Ten (10) days later, on January 17, 1989, Bies was informed by the Baileys Harbor postmaster that a package from Florida (which Bies later learned was from a non-existent address) had arrived for delivery at Miller's residence. On the following day, the package, which was retrieved by a postal inspector, flunked a "canine sniff test" by a well-trained and reliable canine. The package, which was addressed "A & M Enterprises, c/o Monk, 8215 Hwy 57, Baileys Harbor, WI 54202," was then delivered to Miller's residence. Shortly thereafter, Miller's residence was searched pursuant to a warrant. Those executing the warrant discovered cocaine, marijuana, and various items which confirmed that Miller was engaged in illegal drug activity. The search also confirmed Bies' belief, which was based in part upon his personal observations, that Gordon and Miller had a relationship. Bies had observed Gordon and Miller together on "hundreds of occasions." He also had observed that Gordon's car was "commonly parked" at Miller's residence. Bies noted that as the officers were about to execute the warrant, Gordon and Miller drove up to her residence together. During the search of Miller's residence the officers discovered men's clothing in one of her bedroom drawers.
Significantly, Bies had been informed by another reliable informant that on several occasions in late summer of 1988, claimant-appellant James Gordon had given the informant cocaine and marijuana. Believing, based upon these facts, that evidence of illegal drug trafficking would be present in Gordon's residence, Bies prepared an affidavit and application for a search warrant. He submitted the same to Door County Circuit Judge John D. Koehn who proceeded to issue the requested warrant.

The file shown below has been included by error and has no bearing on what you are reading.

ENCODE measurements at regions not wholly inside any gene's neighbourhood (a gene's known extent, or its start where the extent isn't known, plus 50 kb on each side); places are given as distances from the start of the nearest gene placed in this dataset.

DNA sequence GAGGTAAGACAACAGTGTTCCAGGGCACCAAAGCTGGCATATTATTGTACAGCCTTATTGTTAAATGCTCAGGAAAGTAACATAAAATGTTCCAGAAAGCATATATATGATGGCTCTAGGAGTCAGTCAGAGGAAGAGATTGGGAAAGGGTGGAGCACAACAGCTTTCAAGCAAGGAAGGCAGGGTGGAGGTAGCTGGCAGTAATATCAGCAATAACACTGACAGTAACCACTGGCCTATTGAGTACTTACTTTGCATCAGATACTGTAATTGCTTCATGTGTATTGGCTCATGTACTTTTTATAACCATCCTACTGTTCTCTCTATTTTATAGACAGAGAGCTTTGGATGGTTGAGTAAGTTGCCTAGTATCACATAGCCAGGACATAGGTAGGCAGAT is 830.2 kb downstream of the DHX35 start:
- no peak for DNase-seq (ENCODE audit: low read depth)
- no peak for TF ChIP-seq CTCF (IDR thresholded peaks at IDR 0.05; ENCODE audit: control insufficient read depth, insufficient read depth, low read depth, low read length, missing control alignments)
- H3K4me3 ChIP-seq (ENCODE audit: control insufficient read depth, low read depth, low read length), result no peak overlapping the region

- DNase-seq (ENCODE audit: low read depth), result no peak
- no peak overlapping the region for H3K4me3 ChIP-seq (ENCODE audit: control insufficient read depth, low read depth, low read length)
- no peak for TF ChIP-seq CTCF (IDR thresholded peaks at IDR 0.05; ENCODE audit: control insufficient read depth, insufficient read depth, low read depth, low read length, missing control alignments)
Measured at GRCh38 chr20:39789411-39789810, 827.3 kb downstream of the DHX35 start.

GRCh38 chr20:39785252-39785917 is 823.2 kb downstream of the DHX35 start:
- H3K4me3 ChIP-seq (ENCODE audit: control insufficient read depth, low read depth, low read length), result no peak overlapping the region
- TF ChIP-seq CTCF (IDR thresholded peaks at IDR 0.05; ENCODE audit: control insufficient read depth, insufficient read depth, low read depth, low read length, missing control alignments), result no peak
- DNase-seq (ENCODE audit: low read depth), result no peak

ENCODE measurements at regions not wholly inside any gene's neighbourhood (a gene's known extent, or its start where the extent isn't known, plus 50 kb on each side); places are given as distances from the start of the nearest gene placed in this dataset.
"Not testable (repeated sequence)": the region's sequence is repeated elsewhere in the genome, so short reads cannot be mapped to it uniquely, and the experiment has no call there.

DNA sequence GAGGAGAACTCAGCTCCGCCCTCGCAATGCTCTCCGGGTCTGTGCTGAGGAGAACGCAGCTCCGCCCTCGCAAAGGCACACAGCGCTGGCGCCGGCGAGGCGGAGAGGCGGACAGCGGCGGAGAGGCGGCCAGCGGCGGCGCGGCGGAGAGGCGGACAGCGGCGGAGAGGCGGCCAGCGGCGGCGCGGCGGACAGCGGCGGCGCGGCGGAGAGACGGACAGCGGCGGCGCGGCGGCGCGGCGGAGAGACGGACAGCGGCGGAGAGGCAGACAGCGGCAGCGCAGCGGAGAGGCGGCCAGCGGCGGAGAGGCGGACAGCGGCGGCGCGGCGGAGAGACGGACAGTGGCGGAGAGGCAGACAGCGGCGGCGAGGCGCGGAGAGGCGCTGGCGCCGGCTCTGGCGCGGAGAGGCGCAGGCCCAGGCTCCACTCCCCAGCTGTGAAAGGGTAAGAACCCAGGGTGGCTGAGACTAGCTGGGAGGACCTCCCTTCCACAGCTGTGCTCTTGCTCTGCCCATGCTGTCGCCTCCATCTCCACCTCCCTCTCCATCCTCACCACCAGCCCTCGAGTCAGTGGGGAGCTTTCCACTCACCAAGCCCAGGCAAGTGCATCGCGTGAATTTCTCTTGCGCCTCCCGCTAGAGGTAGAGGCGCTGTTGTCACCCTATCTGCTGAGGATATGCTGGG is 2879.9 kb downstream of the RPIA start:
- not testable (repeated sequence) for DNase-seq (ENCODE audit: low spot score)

On January 19, 1989, Gordon's residence and outbuildings were searched. The officers who conducted the search, assisted by a trained canine, discovered two (2) secret rooms behind hidden walls in Gordon's residence. The rooms contained 460 marijuana plants, plant food and manure (which was used as fertilizer), florescent grow lamps, a temperature control and humidifying system, a carbon dioxide monitoring system, a food dehydrator, and drying marijuana plant material. On a bulletin board under a photograph of Gordon, the officers discovered a business card which identified Gordon as "The Big Monk." Shortly thereafter, Gordon was charged with felonies in two (2) state criminal actions. One or both of the actions were filed on March 2, 1989.